The international competition for an architect to design the Obama Presidential Center (OPC) kicked off Wednesday when the Barack Obama Foundation issued a request for qualifications to a select group of architects, though others may also apply. The foundation requested that the architects submit credentials, references, a portfolio, and examples of diversity efforts by Sept. 16. Submissions that include design concepts or sketches of the library will be disqualified.
According to the Chicago Tribune, foundation chairman Martin Nesbitt would not reveal the names or even the number of selected firms. But officials confirmed that 90 percent of the invited firms are American, and Chicago architects are well-represented in that group.
A foreign architect winning the competition would mark the first time a non-American has designed an American presidential library. And that wouldn’t be the only “first” for this project: The OPC will be the first presidential library located in the heart of a low-income, predominantly African-American community. Though the specific site has not yet been selected, the center will be located in Chicago’s South Side, in either Jackson or Washington Park.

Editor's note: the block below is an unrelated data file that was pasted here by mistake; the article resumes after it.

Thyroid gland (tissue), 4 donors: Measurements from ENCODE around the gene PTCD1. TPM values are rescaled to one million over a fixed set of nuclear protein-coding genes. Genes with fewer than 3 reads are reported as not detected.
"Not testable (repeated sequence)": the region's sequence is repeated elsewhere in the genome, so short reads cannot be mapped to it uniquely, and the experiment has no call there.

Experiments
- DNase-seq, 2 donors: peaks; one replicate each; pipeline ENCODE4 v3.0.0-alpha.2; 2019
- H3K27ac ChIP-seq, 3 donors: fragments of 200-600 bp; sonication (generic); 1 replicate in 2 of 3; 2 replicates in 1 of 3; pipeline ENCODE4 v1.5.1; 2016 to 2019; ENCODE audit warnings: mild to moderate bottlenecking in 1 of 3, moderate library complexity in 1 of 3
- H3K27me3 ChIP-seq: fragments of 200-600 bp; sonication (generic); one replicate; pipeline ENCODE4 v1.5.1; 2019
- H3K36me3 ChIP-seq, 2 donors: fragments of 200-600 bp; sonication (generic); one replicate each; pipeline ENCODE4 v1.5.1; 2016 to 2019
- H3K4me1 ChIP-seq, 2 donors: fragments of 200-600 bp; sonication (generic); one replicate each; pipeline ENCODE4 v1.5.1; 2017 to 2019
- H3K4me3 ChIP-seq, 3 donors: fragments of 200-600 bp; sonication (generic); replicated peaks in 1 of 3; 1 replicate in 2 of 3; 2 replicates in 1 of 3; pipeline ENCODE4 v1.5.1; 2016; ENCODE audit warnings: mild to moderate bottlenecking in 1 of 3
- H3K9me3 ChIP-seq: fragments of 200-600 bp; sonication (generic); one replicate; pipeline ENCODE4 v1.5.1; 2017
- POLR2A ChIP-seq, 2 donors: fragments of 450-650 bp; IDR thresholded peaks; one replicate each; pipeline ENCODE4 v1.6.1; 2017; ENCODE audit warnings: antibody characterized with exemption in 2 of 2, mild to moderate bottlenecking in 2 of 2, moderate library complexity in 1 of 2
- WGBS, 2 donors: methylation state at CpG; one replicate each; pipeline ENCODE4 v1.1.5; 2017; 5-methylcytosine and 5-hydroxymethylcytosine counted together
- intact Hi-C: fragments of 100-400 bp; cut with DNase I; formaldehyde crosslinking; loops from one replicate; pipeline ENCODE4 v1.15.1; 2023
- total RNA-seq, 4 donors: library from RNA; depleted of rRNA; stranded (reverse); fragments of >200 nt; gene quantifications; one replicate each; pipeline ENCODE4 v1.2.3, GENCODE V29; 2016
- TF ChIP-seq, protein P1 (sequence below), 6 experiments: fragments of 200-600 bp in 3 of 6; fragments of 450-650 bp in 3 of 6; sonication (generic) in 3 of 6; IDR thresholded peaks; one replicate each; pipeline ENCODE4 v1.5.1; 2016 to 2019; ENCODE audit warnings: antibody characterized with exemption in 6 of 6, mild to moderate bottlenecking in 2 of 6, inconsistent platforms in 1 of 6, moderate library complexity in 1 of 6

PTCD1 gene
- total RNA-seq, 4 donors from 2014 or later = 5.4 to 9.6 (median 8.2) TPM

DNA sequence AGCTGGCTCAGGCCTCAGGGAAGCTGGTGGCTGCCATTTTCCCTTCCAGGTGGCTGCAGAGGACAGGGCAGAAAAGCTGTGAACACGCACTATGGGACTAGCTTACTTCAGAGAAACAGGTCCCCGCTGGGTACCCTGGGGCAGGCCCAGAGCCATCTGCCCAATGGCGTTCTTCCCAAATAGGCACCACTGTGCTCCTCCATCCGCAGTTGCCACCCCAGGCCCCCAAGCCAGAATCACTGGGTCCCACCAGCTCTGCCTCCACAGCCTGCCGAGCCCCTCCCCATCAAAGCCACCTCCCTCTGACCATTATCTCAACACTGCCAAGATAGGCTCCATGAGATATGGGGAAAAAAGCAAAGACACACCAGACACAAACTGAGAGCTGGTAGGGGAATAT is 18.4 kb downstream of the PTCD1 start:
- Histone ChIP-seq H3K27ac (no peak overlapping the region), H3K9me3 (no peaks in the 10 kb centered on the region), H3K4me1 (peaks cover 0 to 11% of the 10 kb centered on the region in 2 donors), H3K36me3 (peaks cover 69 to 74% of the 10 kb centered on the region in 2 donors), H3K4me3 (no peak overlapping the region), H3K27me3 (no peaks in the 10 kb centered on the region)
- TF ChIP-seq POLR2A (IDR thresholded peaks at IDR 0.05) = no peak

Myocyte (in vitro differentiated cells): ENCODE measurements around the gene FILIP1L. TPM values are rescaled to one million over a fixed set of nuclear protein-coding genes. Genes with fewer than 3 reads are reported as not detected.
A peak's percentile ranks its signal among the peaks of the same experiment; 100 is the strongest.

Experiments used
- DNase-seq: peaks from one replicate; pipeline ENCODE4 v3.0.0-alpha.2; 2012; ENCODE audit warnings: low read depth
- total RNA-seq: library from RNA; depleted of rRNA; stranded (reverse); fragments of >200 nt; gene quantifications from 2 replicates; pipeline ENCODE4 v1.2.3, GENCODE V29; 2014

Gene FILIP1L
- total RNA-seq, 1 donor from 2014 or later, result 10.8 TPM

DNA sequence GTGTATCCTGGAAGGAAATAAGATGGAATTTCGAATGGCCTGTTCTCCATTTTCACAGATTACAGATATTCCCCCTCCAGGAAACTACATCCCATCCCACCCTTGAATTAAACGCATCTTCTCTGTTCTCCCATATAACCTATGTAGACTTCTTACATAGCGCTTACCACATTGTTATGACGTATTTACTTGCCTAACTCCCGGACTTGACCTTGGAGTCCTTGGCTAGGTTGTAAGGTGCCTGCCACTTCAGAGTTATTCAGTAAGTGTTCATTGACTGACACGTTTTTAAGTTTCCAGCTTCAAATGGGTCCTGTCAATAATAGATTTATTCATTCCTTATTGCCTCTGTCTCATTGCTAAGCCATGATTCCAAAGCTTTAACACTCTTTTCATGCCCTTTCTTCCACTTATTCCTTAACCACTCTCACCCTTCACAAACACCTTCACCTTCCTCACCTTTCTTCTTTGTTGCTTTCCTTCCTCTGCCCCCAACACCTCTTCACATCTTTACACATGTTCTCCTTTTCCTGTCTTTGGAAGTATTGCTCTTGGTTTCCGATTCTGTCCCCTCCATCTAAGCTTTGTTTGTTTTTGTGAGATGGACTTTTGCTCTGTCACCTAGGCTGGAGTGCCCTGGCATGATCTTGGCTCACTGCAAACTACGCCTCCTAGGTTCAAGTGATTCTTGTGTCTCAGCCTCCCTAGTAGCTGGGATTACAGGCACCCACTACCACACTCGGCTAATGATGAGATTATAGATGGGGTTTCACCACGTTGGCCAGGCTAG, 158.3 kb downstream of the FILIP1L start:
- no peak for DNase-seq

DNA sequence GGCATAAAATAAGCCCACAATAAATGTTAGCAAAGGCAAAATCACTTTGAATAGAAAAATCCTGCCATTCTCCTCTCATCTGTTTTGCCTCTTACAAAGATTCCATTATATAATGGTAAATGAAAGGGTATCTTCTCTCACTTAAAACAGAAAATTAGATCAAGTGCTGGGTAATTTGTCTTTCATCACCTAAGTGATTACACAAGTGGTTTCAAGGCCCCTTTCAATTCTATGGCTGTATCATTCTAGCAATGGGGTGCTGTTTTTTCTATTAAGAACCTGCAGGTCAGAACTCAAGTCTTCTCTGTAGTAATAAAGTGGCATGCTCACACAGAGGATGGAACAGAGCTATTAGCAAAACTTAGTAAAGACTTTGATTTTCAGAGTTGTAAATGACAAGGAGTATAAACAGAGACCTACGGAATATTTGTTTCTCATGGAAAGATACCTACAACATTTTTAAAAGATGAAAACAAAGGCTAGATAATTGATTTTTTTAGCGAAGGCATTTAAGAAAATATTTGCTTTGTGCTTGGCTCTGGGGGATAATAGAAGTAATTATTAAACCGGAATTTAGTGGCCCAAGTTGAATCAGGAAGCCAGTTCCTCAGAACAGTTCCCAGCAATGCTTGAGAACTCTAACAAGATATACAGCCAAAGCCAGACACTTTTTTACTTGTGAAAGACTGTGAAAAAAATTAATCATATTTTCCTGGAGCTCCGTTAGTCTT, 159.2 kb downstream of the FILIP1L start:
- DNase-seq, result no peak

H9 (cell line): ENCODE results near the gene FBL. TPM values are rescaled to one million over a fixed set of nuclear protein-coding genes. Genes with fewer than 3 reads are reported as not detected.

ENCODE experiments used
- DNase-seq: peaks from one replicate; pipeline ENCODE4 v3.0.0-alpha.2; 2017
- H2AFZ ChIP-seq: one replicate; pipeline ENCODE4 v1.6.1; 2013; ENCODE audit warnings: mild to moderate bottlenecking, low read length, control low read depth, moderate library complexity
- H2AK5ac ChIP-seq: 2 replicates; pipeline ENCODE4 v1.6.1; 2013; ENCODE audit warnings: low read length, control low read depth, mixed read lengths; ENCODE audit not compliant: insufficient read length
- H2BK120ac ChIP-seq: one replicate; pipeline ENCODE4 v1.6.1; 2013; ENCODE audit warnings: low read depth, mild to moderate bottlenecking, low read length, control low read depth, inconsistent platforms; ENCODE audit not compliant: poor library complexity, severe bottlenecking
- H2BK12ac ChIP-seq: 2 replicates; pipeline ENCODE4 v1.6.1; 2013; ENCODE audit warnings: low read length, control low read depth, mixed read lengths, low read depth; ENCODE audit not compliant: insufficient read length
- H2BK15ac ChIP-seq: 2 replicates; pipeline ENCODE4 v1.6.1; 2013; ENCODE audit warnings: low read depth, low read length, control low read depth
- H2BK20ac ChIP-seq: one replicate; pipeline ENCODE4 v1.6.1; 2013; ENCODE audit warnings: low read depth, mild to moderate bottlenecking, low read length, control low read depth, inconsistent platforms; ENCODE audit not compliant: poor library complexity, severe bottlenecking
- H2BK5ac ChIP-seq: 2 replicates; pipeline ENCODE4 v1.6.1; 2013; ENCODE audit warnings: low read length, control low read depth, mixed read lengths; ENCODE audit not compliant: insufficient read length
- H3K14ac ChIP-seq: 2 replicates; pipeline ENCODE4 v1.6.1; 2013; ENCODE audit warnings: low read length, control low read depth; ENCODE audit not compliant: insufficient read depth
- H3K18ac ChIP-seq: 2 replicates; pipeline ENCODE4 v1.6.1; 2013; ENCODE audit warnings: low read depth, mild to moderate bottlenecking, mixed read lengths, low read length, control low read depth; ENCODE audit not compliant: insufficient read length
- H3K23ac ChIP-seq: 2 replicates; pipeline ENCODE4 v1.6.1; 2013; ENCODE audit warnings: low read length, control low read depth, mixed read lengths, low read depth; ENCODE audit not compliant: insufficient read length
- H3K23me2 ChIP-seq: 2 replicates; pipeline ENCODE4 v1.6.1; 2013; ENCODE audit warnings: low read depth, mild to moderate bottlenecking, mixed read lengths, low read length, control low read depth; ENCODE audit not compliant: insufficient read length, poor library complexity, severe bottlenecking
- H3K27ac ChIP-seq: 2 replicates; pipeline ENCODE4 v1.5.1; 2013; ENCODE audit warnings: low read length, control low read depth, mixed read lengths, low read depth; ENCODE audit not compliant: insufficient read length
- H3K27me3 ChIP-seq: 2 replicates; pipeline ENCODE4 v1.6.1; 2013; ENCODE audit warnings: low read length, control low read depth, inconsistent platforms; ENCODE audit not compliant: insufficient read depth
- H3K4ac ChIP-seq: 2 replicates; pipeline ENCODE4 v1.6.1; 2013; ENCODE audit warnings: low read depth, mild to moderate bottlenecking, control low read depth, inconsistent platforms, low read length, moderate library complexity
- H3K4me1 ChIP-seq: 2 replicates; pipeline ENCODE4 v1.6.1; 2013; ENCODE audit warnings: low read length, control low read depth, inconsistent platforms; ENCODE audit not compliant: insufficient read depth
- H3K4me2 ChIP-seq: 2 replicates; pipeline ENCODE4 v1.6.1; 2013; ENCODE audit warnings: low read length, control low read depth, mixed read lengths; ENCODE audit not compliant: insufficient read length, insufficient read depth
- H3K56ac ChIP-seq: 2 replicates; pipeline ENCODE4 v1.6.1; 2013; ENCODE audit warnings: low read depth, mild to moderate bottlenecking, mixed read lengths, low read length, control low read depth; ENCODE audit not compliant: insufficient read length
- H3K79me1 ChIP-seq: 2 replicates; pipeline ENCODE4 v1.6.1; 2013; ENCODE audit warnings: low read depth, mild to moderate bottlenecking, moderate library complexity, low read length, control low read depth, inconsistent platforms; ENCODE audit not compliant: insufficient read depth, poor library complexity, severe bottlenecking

The center will consist of a library to hold Presidential archives, an interactive museum focusing on Obama’s time in office, expansive green space with community gardens, indoor and outdoor performance spaces, offices for the foundation, and innovation labs.
President Barack Obama and first lady Michelle Obama are expected to select the finalists and issue a request for proposals later this year, with a winner and a Chicago site to be announced early next year. Construction, expected to cost at least $500 million, is not scheduled to begin until after Obama leaves office in Jan. 2017 and will be completed in 2020 or 2021.